Saturday, May 19, 2007

Rock Creek Park Bioblitz

For the first shift, the fifteen volunteers who registered multiplied into between forty and fifty participants when the shift started. For that shift we checked four locations, and confirmed barred owl at two, screech owl at one, woodcock at one, and nighthawk at one. In the second shift, we found 2-3 additional barred owls and one additional screech owl. In neither shift were we successful in rousing a great horned owl, despite efforts at several stops.

The basic method for finding owls involves playing recordings of the species being sought and waiting for a response. For great horned owls, the recordings include a distressed rabbit, which has a disturbing sound. Barred owls make the most varied set of responses, which include screams, barks, cackling laughter, and other weird noises. The barred owl at the last stop started its response with a wail. (Under most circumstances, searching for owls by night in Rock Creek Park requires special permission from the Park Service, which is only available to people or groups conducting legitimate research.)

After napping for a couple hours at the Nature Center, I woke up to the sound of birds singing. Red-eyed vireos, wood thrushes, robins, and some blackpoll warblers were all in full song when I headed out for some early morning birding. As I walked down to the Maintenance Yard, I saw a veery and heard many Swainson's thrushes, which seemed to be almost as common as robins last night and this morning.

According to radar maps there was barely any migration along the east coast last night. The overcast skies in the early night must have discouraged migrants. Despite the lack of movement overnight, it was one of the best warbler mornings I have ever had. The only comparable morning that comes to mind is a walk along Cockpit Point Road in Virginia last spring. I saw and heard about eighteen species of warblers in and around the Maintenance Yard in the course of about three hours.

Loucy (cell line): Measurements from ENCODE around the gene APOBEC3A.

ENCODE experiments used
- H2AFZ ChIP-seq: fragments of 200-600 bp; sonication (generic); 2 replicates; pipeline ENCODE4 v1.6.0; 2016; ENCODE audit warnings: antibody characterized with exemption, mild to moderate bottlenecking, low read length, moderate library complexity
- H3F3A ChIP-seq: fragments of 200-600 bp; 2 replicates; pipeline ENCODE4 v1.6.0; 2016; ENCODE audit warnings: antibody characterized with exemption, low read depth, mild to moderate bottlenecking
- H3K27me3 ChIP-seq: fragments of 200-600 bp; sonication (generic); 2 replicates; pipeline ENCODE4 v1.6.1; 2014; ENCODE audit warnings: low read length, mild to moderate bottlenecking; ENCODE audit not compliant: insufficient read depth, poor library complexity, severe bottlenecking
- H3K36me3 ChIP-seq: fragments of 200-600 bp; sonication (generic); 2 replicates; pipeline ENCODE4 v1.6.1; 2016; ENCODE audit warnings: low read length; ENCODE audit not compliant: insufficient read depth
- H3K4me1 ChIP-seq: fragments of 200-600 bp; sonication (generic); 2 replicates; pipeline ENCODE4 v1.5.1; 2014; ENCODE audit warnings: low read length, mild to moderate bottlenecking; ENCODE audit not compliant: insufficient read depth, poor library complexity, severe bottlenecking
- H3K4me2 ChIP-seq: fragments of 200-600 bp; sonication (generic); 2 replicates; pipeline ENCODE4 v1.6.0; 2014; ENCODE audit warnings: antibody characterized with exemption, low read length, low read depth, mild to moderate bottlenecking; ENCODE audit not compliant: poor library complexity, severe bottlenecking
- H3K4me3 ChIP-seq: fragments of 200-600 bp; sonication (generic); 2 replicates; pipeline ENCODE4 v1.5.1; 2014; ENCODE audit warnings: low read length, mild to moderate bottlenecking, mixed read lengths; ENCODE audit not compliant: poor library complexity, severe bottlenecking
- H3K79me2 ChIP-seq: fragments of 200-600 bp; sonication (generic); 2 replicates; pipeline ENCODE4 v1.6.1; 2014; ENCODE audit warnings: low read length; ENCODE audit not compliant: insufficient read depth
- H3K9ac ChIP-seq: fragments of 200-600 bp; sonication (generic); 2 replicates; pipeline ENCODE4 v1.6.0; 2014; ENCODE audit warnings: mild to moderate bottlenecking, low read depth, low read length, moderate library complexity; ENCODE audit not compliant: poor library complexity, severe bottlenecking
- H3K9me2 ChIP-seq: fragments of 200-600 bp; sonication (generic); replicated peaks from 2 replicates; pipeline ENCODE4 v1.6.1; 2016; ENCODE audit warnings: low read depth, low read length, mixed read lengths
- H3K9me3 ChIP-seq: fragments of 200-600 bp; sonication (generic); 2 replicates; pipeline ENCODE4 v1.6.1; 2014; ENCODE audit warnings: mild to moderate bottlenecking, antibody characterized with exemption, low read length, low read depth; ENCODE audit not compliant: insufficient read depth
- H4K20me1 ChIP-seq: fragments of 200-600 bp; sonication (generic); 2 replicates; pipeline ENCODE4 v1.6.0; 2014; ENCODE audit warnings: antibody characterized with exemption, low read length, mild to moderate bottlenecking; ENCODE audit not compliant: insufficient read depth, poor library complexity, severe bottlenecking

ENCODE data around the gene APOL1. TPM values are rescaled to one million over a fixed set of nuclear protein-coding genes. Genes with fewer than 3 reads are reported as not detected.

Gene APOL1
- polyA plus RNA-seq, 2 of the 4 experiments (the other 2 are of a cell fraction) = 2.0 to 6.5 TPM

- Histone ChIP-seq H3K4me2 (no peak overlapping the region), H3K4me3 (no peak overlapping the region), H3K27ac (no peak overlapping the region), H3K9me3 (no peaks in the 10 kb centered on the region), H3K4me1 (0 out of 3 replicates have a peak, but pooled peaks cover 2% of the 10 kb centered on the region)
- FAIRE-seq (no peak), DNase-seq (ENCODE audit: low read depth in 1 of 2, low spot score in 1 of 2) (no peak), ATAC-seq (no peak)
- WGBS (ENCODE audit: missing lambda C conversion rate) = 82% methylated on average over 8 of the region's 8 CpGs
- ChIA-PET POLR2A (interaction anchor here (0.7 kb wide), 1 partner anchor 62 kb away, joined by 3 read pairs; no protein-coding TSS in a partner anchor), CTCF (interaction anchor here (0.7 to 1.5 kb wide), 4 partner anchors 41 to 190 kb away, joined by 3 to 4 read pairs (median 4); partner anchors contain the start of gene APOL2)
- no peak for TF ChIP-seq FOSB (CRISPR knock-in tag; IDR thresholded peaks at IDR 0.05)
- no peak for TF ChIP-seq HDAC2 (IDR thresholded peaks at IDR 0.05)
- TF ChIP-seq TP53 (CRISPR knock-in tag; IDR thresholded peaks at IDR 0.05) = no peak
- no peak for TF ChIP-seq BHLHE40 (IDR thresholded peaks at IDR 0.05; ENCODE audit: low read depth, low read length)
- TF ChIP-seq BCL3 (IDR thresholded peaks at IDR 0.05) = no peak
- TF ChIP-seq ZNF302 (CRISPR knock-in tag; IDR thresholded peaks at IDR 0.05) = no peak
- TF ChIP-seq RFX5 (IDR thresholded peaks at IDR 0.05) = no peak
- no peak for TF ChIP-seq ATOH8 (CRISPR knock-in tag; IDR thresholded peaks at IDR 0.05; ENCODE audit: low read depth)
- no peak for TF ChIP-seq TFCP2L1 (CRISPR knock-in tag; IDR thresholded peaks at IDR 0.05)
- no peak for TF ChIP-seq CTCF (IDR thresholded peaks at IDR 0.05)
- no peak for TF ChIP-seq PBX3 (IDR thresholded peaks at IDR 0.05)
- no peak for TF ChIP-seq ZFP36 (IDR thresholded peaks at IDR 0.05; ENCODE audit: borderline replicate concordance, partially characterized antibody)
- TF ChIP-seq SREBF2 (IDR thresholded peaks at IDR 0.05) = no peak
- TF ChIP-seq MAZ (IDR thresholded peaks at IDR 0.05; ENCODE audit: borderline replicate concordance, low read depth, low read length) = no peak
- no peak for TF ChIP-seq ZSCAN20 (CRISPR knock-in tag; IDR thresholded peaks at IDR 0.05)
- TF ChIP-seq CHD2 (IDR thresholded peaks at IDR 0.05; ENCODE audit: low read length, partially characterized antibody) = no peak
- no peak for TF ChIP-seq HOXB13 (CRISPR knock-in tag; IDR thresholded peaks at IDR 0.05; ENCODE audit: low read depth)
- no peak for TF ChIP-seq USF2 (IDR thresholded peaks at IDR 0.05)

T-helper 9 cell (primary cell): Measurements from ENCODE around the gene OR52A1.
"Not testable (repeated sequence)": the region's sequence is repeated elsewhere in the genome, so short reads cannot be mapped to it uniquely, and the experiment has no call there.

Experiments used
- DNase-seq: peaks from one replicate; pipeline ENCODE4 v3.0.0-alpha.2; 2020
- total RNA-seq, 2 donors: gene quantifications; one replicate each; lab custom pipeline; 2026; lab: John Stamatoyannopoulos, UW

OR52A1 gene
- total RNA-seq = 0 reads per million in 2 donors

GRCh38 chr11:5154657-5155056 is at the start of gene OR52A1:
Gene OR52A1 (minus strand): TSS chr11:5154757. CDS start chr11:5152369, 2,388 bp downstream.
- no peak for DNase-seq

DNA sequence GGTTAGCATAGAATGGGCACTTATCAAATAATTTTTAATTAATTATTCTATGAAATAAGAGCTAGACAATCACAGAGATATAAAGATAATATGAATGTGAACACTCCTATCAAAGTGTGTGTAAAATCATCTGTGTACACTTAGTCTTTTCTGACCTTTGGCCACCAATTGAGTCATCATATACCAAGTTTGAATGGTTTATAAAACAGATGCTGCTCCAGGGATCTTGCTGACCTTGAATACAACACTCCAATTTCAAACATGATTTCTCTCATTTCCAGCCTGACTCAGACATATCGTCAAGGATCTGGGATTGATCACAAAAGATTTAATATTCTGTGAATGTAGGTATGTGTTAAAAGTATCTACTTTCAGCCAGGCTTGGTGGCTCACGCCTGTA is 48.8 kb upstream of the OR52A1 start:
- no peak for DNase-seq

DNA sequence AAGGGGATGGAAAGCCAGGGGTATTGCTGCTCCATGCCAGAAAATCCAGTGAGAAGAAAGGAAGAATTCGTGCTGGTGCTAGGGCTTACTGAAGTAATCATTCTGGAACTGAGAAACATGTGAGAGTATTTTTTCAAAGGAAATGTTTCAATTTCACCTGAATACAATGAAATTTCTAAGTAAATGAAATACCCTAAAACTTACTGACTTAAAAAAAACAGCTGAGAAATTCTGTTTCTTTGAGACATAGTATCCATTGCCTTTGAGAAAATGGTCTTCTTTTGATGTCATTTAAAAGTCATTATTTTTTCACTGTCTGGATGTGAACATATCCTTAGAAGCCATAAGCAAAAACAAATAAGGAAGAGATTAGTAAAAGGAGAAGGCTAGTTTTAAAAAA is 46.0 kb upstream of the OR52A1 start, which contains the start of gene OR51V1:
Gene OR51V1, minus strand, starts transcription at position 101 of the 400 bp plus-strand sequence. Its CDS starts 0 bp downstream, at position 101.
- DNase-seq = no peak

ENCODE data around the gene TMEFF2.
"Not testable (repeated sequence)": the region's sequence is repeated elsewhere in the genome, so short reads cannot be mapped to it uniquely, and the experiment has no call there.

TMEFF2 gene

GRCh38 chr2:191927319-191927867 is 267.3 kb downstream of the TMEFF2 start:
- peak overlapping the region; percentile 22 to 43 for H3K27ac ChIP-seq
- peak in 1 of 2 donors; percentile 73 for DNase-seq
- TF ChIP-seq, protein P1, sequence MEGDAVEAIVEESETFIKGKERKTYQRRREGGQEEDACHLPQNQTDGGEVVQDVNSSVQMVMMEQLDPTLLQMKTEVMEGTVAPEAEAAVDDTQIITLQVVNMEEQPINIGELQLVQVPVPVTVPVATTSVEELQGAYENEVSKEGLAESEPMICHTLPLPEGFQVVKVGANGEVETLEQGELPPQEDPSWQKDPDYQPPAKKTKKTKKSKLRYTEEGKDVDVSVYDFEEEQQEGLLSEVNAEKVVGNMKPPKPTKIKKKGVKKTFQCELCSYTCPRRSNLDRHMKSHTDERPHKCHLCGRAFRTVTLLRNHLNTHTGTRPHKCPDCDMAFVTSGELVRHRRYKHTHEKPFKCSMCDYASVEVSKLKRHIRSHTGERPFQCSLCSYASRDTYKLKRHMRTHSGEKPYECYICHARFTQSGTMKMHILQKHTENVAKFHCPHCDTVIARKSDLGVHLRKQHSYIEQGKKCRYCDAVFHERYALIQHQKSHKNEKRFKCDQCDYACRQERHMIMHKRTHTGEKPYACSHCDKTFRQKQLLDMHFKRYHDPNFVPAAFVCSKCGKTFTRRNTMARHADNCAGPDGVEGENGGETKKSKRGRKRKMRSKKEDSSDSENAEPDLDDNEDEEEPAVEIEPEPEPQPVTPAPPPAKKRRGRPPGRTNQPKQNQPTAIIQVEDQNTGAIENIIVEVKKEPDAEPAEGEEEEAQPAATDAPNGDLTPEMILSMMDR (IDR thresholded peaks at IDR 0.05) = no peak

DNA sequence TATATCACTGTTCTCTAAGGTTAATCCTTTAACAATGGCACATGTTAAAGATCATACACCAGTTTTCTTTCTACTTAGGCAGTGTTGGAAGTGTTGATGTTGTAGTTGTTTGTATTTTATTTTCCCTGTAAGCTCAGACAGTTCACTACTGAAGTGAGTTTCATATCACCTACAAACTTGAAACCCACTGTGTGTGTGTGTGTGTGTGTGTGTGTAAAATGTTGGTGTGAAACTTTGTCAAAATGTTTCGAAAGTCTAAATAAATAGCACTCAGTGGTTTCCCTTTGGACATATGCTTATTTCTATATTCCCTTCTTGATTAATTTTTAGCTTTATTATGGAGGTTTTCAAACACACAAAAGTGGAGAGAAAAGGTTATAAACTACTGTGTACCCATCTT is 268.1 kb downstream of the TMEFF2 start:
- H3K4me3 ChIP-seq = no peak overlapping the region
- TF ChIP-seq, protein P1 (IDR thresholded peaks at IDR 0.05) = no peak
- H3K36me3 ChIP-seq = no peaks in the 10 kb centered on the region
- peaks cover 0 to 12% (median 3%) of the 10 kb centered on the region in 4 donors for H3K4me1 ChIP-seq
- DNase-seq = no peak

When I first arrived at the Yard, I was alone with the birds. I quickly saw a scarlet tanager near the entrance, heard a Baltimore oriole, and then saw yellow, chestnut-sided, hooded, ovenbird, and redstart near the ravine. A female Cape May warbler foraged for a few minutes in one of the locust trees. As other birders slowly trickled into the Yard, more warblers appeared - magnolia, Canada, blackburnian, black-throated blue, black-throated green, bay-breasted, and northern parula. About an hour after I saw the female Cape May, a male appeared in the same tree and gave great looks to all of the assembled birders. A Louisiana waterthrush sang a few times from the bottom of the ravine, and a prairie warbler perched and sang in the meadow behind us. Of all those birds, the chestnut-sided, magnolia, and black-throated blue warblers seemed to be present in the greatest numbers, and the female blackburnian kept reappearing at the edge of the vines.

Once the warbler action slowed, I made my way back to the Nature Center so that I could catch the bus to go home. The last bird was a gray-cheeked thrush on the trail leading back to the horse center. It stood out from the numerous Swainson's thrushes because of its gray face with no eye-ring. It was a great way to close out the morning.


Red-shouldered Hawk
American Woodcock
Mourning Dove
Yellow-billed Cuckoo
Eastern Screech-Owl
Barred Owl
Common Nighthawk
Chimney Swift
Ruby-throated Hummingbird
Red-bellied Woodpecker
Downy Woodpecker
Eastern Wood-Pewee
Acadian Flycatcher
Eastern Phoebe
Great Crested Flycatcher
House Wren
Gray Catbird
Eastern Bluebird
Gray-cheeked Thrush
Swainson's Thrush
Wood Thrush
American Robin
Blue-gray Gnatcatcher
Carolina Chickadee
Tufted Titmouse
White-breasted Nuthatch
European Starling
White-eyed Vireo
Red-eyed Vireo
Northern Parula
Yellow Warbler
Chestnut-sided Warbler
Magnolia Warbler
Cape May Warbler
Black-throated Blue Warbler
Yellow-rumped Warbler
Black-throated Green Warbler
Blackburnian Warbler
Prairie Warbler
Bay-breasted Warbler
Blackpoll Warbler
Black-and-white Warbler
American Redstart
Louisiana Waterthrush
Common Yellowthroat
Hooded Warbler
Canada Warbler
Scarlet Tanager
Eastern Towhee
Chipping Sparrow
Northern Cardinal
Indigo Bunting
Common Grackle
Baltimore Oriole
American Goldfinch
House Sparrow